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Members of a Jewish family pose around a table outdoors and offer a celebratory toast.

Photograph | Digitized | Photograph Number: 22062

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    Members of a Jewish family pose around a table outdoors and offer a celebratory toast.
    Members of a Jewish family pose around a table outdoors and offer a celebratory toast.

Among those pictured are Mina Handel at the far left and her brother Hersh, pictured fourth from the left.

    Overview

    Caption
    Members of a Jewish family pose around a table outdoors and offer a celebratory toast.

    Among those pictured are Mina Handel at the far left and her brother Hersh, pictured fourth from the left.
    Date
    Before 1939
    Locale
    Majdan Gorny, [Ukraine] Poland
    Variant Locale
    Verkhniy Maydan
    Ukraine
    Maydan Gurny
    Hungary
    Photo Credit
    United States Holocaust Memorial Museum, courtesy of Lily Winiger Bink

    Rights & Restrictions

    Photo Source
    United States Holocaust Memorial Museum
    Copyright: United States Holocaust Memorial Museum
    Provenance: Lily Winiger Bink
    Source Record ID: Collections: 2003.141

    Keywords & Subjects

    Administrative Notes

    Biography
    Lily Bink (born Lily Winiger) is the daughter of Abram Winiger and Mina Handel Winiger. Abram was born in 1905 in Nadworna, Poland, and Mina was born 1913 in Majdan Gorny, Poland. They married in 1938 and settled in Nadworna, Poland. In 1939, they gave birth to a son named Jakob. Following the outbreak of World War II, Nadworna fell under Soviet occupation. Then, in June 1941, Germany launched a surprise invasion of the Soviet Union. On June 22, 1941, Hungary, an ally of Germany, sent troops to occupy Nadworna. Immediately, local Ukrainians began attacking the town's Jewish population. After Germany assumed control of the town in September 1941, the antisemitic assault became more formalized. They established a ghetto for all Jewish residents in June 20, 1942, and later that summer, they conducted a deportation Aktion to the Belzec extermination camp. Among those deported and killed, was Jakob, who was only three years old.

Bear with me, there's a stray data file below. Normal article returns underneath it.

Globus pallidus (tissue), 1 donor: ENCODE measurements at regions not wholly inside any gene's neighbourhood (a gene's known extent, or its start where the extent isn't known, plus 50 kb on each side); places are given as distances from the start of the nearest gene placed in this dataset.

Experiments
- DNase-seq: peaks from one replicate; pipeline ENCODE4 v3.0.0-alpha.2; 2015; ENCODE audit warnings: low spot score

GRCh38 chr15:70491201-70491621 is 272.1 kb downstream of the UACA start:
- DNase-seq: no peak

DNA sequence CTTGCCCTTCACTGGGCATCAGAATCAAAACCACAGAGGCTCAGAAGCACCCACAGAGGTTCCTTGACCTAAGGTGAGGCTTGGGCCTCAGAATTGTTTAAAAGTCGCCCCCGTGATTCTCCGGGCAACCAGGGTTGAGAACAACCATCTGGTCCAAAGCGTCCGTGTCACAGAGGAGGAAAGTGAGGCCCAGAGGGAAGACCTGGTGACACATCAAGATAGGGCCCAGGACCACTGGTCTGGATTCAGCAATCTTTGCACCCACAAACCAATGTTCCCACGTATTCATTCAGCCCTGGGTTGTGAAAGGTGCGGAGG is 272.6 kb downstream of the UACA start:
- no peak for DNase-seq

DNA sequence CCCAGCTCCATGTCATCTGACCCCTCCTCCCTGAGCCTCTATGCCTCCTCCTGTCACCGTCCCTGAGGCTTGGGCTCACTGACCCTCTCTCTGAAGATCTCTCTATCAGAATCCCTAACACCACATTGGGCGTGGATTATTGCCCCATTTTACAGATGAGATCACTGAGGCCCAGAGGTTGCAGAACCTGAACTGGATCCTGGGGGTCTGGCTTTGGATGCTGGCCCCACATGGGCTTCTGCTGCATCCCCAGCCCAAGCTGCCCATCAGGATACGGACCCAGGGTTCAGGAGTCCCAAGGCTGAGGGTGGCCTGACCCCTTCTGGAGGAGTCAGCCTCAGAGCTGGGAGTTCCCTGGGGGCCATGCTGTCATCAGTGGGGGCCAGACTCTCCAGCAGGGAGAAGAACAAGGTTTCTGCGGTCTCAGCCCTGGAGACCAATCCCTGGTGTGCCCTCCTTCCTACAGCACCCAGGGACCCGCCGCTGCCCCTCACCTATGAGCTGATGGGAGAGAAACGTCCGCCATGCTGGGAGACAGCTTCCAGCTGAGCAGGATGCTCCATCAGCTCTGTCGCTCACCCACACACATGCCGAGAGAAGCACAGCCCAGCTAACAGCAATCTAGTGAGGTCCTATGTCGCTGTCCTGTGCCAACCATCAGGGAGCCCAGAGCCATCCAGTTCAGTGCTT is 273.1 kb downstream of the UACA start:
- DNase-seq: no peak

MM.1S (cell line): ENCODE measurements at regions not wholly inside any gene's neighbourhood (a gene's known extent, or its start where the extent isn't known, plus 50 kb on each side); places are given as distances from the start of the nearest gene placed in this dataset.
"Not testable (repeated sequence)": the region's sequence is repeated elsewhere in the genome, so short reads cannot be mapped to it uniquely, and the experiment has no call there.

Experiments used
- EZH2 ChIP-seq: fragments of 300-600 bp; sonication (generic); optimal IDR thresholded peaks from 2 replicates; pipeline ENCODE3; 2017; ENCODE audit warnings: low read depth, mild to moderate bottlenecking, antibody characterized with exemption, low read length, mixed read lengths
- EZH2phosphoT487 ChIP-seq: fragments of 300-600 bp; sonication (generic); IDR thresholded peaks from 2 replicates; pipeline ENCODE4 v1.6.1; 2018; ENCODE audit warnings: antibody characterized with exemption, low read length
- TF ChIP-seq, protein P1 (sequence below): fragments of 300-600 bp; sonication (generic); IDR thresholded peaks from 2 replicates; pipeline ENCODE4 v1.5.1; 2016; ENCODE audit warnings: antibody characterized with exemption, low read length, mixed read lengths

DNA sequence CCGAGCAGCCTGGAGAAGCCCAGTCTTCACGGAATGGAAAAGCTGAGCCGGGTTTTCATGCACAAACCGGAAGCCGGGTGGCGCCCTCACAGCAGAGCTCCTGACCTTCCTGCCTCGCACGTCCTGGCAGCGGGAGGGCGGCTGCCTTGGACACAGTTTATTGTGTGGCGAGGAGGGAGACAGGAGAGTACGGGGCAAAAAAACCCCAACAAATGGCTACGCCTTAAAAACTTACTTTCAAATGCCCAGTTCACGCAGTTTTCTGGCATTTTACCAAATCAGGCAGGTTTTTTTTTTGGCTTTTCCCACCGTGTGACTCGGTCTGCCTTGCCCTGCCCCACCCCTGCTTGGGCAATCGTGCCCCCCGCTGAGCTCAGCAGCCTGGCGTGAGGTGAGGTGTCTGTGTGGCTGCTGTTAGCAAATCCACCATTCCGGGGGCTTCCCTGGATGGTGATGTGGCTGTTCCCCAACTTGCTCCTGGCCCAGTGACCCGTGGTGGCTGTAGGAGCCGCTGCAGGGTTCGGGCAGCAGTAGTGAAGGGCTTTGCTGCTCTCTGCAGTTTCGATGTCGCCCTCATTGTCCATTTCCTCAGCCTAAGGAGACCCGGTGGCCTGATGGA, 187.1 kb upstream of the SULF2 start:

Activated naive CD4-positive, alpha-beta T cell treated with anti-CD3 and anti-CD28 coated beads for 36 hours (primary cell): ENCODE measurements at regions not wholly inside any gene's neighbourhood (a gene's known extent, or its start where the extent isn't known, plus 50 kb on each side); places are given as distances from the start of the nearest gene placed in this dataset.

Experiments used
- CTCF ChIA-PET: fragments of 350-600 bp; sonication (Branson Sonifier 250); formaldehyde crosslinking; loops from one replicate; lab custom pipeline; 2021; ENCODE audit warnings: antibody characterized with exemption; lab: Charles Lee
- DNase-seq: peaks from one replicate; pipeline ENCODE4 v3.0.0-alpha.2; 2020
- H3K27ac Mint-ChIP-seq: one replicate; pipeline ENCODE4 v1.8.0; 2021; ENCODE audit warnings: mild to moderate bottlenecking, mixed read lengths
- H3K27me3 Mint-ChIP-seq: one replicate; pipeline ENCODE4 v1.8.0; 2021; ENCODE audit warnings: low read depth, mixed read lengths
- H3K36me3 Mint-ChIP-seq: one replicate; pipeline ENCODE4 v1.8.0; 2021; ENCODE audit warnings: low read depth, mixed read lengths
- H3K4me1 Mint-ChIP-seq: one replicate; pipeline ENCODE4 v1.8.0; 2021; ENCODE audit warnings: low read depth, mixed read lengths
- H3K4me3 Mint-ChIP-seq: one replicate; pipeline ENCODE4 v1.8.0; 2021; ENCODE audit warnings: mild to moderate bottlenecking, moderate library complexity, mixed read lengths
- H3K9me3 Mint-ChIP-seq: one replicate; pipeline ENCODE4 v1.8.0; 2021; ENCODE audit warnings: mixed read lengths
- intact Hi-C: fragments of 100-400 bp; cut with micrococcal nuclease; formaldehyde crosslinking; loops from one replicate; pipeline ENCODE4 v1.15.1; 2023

After the loss of their son, Mina and Abram escaped from the ghetto. They went house to house searching for someone to help them. Reluctantly, a woman and her son took them in, concealing them from the woman's husband. Although he did eventually find out, the thirteen year old boy convinced his father it would do no good to denounce them as the whole family also would be killed. They remained with this family [whose name is unknown] until liberation. None of their relatives survived. Mina and Abram eventually made their way to Foehrenwald DP camp, where they gave birth to their first daughter Sara in 1946. They immigrated to New York in 1949 and gave birth to Lily in 1950.
    Record last modified:
    2015-06-29 00:00:00
    This page:
    https:​/​/collections.ushmm.org​/search​/catalog​/pa1081422

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